Being a New Australian Woman during World War II


Hausarbeit, 2011
9 Seiten, Note: 1,3

Leseprobe

Table of Contents

1. Introduction

2. Australian society before World War II

3. Awareness of War

4. Women at the home front, work and payment

5. Women at war and in uniforms

6. Women as lovers

7. After the war – a short outlook

8. Experiences of Indigenous women during World War II

9. Conclusion

Used Literature

1. Introduction

Never before had women been so emancipated from the expectations of home, family and society, than during the years of World War II (1939-45) when the role of women in main-stream Australian society changed dramatically.

Before World War II middle-class women were mainly considered to be mothers and wives limited to their homes, who worked only until they got married.

Then during World War II all women were encouraged by the government to work in previously male dominated fields as in factories or engaged as members of the defense services or Land Army. Women were needed as nurses at the front, to work military machines as well as keep homes ready for men to come home.[1] By entering the ‘world of paid work’ women were able “to enter new domains and to exercise new economic, social and sexual power”.[2]

With husbands and possible suitors gone to serve a number of Australian women found therein “a new sense of independence, self-reliance and autonomy”.[3]

It was a challenging time for married women and mothers with husbands gone, but also a very exciting one especially for young girls and unmarried women with thousands of American servicemen coming through Australia bringing a sense of Hollywood and sexual adventure with them.

Writing this essay and gathering literature about Australian women during World War II, I soon noticed that all those authors only wrote about the immigrant Australian women, the ‘new Australian woman’ as I called her in my essay topic. Indigenous women, the native Australian women, were mostly left out. For that reason I included a paragraph at the end of the essay comparing both women’s experiences.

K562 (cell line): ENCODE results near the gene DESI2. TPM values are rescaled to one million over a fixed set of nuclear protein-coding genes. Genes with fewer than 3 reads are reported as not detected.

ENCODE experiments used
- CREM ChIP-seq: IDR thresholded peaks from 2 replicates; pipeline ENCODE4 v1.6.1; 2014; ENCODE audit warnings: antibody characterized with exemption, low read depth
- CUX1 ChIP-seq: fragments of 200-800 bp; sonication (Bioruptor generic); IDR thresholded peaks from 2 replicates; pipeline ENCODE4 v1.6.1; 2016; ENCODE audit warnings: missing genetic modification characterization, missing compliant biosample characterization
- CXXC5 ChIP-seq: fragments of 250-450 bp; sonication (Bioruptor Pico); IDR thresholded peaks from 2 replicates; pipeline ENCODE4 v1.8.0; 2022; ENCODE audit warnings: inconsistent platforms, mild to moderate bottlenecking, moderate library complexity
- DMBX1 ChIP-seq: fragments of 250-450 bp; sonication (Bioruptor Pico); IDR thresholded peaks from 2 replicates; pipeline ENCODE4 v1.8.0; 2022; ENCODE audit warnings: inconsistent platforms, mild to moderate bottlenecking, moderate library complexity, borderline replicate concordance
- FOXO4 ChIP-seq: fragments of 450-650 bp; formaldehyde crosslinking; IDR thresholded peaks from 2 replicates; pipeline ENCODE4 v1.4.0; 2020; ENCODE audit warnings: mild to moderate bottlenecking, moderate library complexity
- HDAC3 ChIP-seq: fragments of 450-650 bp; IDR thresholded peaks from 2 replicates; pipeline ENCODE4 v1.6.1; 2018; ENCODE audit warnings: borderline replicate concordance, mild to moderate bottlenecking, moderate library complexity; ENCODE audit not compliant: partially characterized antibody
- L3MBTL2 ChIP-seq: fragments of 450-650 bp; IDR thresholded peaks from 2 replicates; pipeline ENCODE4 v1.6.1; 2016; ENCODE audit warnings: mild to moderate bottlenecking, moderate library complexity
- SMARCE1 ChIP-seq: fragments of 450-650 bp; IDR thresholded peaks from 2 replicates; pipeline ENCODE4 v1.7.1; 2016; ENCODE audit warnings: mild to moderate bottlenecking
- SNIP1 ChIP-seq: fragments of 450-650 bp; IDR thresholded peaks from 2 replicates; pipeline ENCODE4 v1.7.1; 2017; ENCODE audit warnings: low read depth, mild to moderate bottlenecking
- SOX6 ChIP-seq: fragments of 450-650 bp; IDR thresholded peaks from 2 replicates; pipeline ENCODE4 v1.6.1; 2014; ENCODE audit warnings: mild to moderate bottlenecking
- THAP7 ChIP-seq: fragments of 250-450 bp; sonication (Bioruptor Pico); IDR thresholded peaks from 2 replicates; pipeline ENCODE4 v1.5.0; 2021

2. Australian society before World War II

On September 1939 Prime Minister Robert Menzies announced that Australian was at war because Great Britain had declared war on Germany and as its ally Australia was too. In the previous 10 years Australia had suffered from the Great Depression. Due to it the birthrate had dropped dramatically during the 1930s and the engagement period had become much longer with couples saving money before starting married life.[4] Having less or no children at all would allow women later during the war years to go to work and engage themselves in services.

Australia during the 1930s was still a patriarchal society. Men were the heroes of war, whereas women were supposed to stay at the home front, be passive and powerless and therefore needed to be defended.[5]

In the years before World War II women usually worked only until they got married and from then on became full-time housewives and mothers. Those who had worked before entering marriage worked in traditional female jobs like the textile and clothing industry or beauty salons or retail stores. But a lot of women had not worked outside their homes before.

Despite the patriarchal society or maybe because of it, women from 1939 to 1941 would beg to be allowed to assist, to help win the war, to give their talents, but were ignored. It was not until Japan’s involvement in the war during December 1941 and February 1942 that “the same women were needed as never before”.[6]

3. Awareness of War